To Be A Better Manager In The Digital Age, Forget All That You Know
The digital revolution makes knowledge less useful.
We can instantaneously access all of human knowledge with a few clicks on our smartphones. Furthermore, thanks to advances in artificial intelligence, digital systems acquire knowledge1 ever faster, translate them into an ever-larger number of languages, and understand what we are looking for in an ever more intuitive way.
In fact, it is now more important to ask the right questions than to have the right answers. Albert Einstein’s famous quote is thus more relevant than ever:
“Any fool can know. The point is to understand.“
That evolution has three consequences for leaders and managers.
The first is psychological. Leaders most often have a competitive nature – they want to climb the corporate ladder. However, that quality leads them to want to have an answer to everything. In executive committees, there are few individuals who focus on asking the right questions, rather than giving the right answers: They feel most powerful when they are providing answers. That trend is about to reverse, which will contribute to the end of the alpha male.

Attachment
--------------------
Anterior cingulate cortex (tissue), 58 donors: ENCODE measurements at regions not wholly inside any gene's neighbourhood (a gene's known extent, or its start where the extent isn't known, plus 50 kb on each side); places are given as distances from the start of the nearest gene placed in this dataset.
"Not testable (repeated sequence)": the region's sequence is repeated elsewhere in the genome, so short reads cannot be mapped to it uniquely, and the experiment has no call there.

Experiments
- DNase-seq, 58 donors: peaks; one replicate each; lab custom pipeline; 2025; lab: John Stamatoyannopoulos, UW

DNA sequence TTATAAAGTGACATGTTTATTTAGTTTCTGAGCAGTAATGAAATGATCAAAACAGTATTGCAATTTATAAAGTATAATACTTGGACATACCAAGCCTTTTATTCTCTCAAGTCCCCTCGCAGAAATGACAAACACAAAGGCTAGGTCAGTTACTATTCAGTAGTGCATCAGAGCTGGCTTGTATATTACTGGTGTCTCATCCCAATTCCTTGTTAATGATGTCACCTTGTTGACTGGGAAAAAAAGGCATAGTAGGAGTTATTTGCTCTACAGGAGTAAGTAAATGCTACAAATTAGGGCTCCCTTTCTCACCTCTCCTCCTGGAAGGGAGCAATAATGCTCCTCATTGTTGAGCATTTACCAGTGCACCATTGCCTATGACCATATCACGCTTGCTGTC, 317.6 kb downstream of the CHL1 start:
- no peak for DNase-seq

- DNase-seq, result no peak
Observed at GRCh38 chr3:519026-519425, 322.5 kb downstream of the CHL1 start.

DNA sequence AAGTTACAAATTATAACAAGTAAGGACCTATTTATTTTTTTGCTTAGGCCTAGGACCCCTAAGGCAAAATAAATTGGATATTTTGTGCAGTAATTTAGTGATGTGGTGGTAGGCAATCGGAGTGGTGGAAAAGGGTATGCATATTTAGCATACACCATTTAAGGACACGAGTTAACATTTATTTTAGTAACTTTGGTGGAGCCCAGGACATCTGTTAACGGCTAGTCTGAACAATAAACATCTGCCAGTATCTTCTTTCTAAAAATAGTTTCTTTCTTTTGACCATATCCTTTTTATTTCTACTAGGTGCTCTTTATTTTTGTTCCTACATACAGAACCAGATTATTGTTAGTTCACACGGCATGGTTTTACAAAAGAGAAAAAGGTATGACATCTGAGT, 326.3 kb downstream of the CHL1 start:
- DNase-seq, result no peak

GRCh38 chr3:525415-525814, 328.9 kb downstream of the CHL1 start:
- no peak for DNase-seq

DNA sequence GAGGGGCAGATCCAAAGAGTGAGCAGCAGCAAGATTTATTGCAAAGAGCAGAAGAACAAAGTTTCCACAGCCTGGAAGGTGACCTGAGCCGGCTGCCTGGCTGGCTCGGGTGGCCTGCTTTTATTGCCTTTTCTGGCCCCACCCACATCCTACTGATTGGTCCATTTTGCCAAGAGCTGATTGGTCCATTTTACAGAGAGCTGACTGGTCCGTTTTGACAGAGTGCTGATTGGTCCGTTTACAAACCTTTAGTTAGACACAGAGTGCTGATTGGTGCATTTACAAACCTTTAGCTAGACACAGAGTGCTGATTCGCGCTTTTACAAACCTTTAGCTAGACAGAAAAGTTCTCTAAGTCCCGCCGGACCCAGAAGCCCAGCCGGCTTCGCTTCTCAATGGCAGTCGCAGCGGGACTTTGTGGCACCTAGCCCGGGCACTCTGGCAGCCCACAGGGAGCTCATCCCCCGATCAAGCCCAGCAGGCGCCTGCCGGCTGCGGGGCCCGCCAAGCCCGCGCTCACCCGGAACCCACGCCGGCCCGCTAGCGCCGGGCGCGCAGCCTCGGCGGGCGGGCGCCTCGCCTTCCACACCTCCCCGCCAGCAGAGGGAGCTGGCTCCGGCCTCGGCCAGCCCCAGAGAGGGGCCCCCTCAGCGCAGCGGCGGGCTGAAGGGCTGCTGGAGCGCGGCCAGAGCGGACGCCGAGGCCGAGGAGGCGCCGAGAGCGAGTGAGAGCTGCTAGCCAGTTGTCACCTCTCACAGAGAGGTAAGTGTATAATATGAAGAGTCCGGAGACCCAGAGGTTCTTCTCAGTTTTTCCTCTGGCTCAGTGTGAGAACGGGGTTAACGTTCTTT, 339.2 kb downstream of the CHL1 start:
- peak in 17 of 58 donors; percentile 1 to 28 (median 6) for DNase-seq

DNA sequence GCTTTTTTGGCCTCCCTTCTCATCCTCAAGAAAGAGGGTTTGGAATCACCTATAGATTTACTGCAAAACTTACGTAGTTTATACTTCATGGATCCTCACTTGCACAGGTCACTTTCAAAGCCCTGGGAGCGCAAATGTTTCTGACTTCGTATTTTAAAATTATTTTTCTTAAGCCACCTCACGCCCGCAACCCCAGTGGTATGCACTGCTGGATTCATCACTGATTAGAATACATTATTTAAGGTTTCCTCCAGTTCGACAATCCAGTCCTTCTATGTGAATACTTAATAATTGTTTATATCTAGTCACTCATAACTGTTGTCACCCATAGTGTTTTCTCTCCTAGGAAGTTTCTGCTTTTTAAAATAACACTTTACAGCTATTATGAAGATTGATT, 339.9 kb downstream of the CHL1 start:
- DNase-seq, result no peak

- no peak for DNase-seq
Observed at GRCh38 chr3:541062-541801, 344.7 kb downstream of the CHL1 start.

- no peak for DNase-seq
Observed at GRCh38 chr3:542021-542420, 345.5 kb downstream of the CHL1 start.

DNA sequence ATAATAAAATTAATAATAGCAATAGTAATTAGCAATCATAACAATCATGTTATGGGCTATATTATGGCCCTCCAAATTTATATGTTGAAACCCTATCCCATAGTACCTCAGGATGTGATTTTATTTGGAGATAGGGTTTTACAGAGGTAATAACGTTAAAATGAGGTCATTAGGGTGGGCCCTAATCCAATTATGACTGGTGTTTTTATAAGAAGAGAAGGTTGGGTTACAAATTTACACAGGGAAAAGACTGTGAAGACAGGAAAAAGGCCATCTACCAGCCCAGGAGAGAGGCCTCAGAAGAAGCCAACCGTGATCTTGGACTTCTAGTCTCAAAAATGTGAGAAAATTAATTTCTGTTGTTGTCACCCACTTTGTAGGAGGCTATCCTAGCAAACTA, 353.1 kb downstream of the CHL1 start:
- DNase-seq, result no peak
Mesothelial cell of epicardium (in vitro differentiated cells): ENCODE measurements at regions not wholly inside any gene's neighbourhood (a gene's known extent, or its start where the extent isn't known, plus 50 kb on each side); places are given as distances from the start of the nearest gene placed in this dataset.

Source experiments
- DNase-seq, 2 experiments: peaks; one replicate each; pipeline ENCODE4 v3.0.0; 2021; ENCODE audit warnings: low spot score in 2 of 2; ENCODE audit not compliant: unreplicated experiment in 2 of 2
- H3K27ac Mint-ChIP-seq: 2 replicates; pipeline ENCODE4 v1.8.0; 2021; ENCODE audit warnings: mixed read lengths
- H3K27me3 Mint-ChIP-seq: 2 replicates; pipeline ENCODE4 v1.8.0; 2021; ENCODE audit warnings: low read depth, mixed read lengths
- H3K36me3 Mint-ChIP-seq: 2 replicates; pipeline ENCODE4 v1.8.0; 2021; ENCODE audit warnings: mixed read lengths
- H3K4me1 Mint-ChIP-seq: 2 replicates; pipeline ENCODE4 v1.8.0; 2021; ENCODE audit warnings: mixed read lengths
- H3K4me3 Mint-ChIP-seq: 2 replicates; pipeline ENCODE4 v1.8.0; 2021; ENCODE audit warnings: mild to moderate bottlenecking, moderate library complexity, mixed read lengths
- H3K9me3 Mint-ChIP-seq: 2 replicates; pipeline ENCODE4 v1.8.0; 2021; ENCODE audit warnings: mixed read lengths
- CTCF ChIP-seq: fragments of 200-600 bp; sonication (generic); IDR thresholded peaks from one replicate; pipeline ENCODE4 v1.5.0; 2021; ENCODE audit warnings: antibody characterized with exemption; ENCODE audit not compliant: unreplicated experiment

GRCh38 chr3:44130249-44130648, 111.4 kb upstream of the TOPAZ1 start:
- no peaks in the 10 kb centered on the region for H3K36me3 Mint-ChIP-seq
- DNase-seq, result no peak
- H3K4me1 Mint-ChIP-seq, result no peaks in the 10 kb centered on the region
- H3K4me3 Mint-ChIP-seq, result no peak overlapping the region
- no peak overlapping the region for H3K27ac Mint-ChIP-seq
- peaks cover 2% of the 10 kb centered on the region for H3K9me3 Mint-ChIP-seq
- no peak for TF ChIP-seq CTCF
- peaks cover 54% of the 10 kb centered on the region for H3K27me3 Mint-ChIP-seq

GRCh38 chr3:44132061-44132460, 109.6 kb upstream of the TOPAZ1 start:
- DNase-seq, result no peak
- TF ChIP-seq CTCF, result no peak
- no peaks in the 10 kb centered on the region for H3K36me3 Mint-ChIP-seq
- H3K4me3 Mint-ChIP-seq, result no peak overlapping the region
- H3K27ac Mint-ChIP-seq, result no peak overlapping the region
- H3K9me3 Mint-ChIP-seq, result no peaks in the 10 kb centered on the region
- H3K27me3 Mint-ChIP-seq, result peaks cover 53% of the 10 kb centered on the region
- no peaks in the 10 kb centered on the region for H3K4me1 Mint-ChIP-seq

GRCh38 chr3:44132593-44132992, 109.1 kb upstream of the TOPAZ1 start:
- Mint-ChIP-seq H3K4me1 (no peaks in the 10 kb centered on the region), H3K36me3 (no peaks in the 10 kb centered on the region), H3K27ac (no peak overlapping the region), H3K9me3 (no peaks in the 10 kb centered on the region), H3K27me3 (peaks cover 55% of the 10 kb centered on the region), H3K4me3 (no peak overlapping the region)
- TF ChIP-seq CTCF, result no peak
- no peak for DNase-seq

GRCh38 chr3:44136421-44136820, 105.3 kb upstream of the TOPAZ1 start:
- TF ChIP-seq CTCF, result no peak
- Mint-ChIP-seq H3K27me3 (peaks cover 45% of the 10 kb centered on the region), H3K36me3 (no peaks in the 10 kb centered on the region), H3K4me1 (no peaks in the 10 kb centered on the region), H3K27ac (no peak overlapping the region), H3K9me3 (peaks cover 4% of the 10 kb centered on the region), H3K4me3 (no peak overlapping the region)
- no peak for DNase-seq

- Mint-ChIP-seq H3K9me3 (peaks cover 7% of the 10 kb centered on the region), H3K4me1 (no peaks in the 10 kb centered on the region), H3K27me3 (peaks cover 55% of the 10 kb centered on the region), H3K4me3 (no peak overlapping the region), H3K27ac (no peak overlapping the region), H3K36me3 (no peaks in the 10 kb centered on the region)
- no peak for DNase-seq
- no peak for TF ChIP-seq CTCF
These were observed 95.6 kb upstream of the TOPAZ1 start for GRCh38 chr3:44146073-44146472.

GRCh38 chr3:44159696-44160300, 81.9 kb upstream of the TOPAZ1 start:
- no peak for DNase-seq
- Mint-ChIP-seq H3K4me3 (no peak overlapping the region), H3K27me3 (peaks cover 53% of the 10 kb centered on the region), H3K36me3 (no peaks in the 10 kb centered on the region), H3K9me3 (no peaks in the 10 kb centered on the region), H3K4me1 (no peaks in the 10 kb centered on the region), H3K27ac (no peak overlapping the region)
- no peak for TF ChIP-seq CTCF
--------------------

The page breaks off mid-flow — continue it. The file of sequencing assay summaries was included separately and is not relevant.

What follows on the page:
Secondly, experience will become increasingly important. Managers will increasingly rely on their life experience because it their ability to ask the right questions. As Robert Lovett, Harry Truman’s Defense Minister for much of the Korean War, said to Robert Kennedy during the Cuban Missile Crisis:
“Good judgment is usually the result of experience. And experience is frequently the result of bad judgment.“
In this respect, the primacy of experience over knowledge will give an increasingly decisive edge to companies promoting diversity in their ranks. Indeed, diversity isn’t only an ethical and moral obligation. It fosters corporate performance.
Companies with more diverse workforces more fully consider all aspects of a subject, encourage creativity (which often consists in linking up ideas whose connection wasn’t previously suspected), show more empathy towards their stakeholders (who are always more diverse than their employees), and promote respect for others.
Last but not least, the third consequence of the evolution of IQ lies in the fact that all corporate leaders will have more chances to act as “disruptors.” Indeed, what notably distinguishes the CEOs who revolutionize their markets (Elon Musk, Steve Jobs…) from their peers is their ability to ask fundamental questions about their businesses that other leaders, slumped in torpor in their acquired positions, don’t contemplate.
1 Whether it relates to fundamental research or practical data collected by the sensors that equip an ever larger number of industrial and consumer systems.